Swanner, who also coached at the youth level, admitted that he never had aspirations of being a pro head coach.

"It was just a different avenue. A lot more hats," he said, "especially back then because then you didn't have true assistant coaches. You had part-time assistants."

Just how many hats did Swanner wear? 

"Oh heavens, from your budget to leading the team, you did just about everything,” he said. “You had to do all the videos. You had to do all the all the player contracts. You worked on summer camps. You worked on players’ appearances. You had six, seven hats that you had to wear every single day and make sure that you were you organized. The good part about myself is that I'm a very detailed, an organized person, probably, to my fault, to an extreme."

Swanner, who was inducted into the St. Louis Soccer Hall of Fame in 2017, became the Ambush's assistant and goalkeeper coach in December 2015.


Meet Donnie Alberty

Alberty, 51, also a St. Louis native, caught the soccer bug as a second grader when his family moved to Houston for a year.

"I saw these Hispanic guys outside my apartment playing this game I had never seen before," he said. "I wanted to know more about it. We started watching Soccer Made in Germany."

The legendary Toby Charles was the game announcer of the only televised outdoor soccer in the United States some four decades ago.

His family moved back to St. Louis, and he joined a team at age nine. He played in high school, at East Central College, a community college, in Union, Mo. (on the outskirts of St. Louis), for two years and then to Missouri Baptist University (MBU).

Alberty's introduction to coaching had a rather unusual start at MBU. He was deciding between taking a scholarship there and another school. Former St. Louis Steamers forward Tim Walters, who was the head coach, presented Alberty an intriguing offer. 

Alberty remembered Walters telling him: "I'll tell you what I'll do for you. Looking at your credits, it looks like it's going take you a little longer than two years to graduate. I'll pay for that third year with this assistant coaching position we have, and it'll give you credits."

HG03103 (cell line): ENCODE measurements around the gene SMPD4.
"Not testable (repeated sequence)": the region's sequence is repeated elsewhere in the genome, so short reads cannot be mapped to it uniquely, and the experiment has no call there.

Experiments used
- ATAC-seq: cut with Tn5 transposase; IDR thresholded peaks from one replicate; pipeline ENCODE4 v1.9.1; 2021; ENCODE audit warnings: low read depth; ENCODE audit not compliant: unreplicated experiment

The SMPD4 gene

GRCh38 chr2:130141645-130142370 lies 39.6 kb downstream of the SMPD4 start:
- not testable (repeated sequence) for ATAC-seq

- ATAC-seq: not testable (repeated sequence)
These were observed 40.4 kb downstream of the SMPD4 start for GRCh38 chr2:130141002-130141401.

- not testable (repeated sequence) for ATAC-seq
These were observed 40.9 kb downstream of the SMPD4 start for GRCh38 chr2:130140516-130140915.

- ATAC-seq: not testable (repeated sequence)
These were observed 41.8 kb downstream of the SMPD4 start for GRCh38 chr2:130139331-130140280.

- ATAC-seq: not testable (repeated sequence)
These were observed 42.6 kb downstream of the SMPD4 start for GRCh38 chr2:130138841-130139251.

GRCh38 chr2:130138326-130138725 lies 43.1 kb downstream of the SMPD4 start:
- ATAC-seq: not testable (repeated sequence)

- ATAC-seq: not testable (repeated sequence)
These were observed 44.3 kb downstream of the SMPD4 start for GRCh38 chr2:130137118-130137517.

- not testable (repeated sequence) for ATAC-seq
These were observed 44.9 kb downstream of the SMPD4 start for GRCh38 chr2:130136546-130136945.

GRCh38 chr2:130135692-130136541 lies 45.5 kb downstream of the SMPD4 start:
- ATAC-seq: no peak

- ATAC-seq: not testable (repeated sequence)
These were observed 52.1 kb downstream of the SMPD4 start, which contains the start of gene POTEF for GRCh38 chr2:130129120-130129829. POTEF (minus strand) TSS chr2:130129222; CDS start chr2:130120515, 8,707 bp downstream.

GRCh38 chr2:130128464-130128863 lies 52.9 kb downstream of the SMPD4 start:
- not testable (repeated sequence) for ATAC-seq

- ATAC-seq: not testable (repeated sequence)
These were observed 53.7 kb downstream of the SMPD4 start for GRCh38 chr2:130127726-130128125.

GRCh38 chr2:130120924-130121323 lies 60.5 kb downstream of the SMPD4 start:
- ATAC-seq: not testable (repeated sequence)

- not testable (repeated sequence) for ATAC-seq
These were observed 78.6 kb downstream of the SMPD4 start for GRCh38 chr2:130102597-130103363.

Alberty admitted that he "didn't really know anything about it or didn't know how to sort of lead people. I picked the rest of that up along the way."

Obviously, something clicked. Alberty is in his 28th year as a soccer coach. He has directed the Fontbonne men since 2017. 

"I've always been a student of the game," he said. "I'm fascinated with the X's and O's, why certain things happen. 

"It wasn't like it is now. You sign up for a course and you start getting all these badges. I have a license, but it's kind of like driving. They gave me a license and I really learned how to ‘drive’ when I started coaching."

Alberty will guide the M2 squad this season.

"We had young players that weren't really playing a lot at the M1 level, but they were decent in training," he said. "We felt they deserved a chance. But we're not really looking to win an M2 championship. Our goal is to win an M1 championship. We're using the M2 for some of our younger players to make a case for why they deserve to be on the M1 team. It just made sense that we would have someone from our coaching staff be the head coach."


Memorable moments

It's not always the wins, championships or individual honors that have stood out for Swanner and Alberty. It's the little things, which can tell you much about both men.

For Alberty, it was an opportunity to contribute to a pro soccer team. 

Two years after graduating college, he came close to joining the Steamers when they returned in their second incarnation.

"I was going to make the team, but I broke my foot a day before the first game," Alberty said. "I almost made it."

A generation later, he entered the great indoors as an Ambush assistant coach for the 2020 MASL season. 

"Probably the most exciting moment as a coach I've ever had was that first game and just everything about it," Alberty said. "I remember the walk into the into the arena, the first time I went into the coach's room, the fact that they put our names up on the door outside of the coach's room. It was an exciting moment as a coach.”